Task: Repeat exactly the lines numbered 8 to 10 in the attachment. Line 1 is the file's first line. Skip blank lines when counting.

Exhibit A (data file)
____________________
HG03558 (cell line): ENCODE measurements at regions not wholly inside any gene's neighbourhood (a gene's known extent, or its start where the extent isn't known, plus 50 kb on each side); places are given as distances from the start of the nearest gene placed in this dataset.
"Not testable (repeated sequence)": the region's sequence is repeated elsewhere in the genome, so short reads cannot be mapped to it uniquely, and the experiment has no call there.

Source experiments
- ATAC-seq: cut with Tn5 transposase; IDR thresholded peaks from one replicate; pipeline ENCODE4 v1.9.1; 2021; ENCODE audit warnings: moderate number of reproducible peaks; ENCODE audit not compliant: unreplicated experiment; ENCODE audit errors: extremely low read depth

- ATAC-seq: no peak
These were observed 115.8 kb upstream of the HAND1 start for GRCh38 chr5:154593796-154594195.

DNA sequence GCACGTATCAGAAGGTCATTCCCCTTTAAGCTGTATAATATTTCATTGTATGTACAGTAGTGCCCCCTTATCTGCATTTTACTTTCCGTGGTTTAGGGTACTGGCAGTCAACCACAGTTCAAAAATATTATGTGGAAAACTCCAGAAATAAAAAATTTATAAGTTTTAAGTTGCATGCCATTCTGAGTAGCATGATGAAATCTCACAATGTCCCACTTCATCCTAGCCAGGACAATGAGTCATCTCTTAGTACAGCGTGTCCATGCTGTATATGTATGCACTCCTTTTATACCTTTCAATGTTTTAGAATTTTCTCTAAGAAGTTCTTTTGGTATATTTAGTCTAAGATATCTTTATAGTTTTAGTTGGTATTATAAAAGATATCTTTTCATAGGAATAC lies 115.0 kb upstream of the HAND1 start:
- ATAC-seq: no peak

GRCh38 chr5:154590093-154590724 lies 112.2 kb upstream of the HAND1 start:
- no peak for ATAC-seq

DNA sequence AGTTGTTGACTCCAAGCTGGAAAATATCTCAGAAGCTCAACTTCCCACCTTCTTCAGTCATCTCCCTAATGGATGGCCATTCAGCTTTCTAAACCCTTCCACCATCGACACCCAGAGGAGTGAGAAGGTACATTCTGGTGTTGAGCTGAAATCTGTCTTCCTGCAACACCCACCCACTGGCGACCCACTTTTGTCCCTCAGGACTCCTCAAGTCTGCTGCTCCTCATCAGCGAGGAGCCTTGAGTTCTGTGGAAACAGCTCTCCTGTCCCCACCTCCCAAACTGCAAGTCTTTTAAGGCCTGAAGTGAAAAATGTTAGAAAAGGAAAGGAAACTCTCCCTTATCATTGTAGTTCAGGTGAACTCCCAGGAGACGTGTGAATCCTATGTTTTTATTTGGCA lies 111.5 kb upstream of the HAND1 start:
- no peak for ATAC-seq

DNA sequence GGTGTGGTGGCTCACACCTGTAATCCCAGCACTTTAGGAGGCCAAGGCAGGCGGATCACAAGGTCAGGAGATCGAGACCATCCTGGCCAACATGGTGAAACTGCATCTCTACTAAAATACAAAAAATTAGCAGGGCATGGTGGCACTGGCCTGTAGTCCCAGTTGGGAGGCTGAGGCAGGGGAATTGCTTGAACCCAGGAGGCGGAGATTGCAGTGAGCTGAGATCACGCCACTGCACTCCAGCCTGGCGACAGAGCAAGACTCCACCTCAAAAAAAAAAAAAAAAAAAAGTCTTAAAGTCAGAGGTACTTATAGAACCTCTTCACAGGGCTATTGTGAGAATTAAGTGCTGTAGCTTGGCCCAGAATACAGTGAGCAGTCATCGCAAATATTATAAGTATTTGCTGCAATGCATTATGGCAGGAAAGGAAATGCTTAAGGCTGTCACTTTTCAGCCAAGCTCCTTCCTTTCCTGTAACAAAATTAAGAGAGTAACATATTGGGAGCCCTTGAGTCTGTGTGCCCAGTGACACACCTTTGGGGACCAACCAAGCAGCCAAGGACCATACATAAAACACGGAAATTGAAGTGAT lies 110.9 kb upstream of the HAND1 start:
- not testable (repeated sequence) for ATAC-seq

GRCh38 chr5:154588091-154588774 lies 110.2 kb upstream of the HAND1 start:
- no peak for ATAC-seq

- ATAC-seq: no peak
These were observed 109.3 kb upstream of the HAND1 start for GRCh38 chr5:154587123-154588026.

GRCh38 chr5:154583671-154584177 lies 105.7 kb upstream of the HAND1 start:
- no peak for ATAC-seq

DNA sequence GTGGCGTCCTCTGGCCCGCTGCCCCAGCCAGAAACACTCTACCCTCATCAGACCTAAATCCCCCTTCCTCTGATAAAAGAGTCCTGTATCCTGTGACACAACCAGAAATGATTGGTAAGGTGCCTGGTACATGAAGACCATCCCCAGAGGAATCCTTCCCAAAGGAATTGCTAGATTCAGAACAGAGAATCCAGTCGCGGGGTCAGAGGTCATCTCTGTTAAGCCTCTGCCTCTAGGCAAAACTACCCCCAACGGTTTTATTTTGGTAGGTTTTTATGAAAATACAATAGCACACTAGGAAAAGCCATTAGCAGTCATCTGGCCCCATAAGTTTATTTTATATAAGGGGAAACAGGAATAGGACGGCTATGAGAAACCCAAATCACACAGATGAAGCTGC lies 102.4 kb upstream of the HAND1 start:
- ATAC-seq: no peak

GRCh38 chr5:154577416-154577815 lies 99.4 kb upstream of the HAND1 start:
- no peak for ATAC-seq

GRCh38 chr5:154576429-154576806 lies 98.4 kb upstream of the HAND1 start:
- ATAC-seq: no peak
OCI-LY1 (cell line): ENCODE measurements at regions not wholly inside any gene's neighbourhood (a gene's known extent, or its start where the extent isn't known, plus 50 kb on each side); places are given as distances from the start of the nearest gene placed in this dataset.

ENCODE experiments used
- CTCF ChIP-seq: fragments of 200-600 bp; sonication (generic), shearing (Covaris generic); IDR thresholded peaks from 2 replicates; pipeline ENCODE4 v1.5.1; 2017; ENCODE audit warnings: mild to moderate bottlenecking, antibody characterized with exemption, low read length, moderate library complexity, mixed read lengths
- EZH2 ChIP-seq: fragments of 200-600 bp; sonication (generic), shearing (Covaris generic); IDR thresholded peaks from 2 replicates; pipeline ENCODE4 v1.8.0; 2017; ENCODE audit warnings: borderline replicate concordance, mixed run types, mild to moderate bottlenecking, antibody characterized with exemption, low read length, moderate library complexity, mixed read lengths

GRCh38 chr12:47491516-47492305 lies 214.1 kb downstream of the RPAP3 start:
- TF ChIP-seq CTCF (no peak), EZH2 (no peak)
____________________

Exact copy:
- ATAC-seq: no peak

GRCh38 chr5:154590093-154590724 lies 112.2 kb upstream of the HAND1 start:
- no peak for ATAC-seq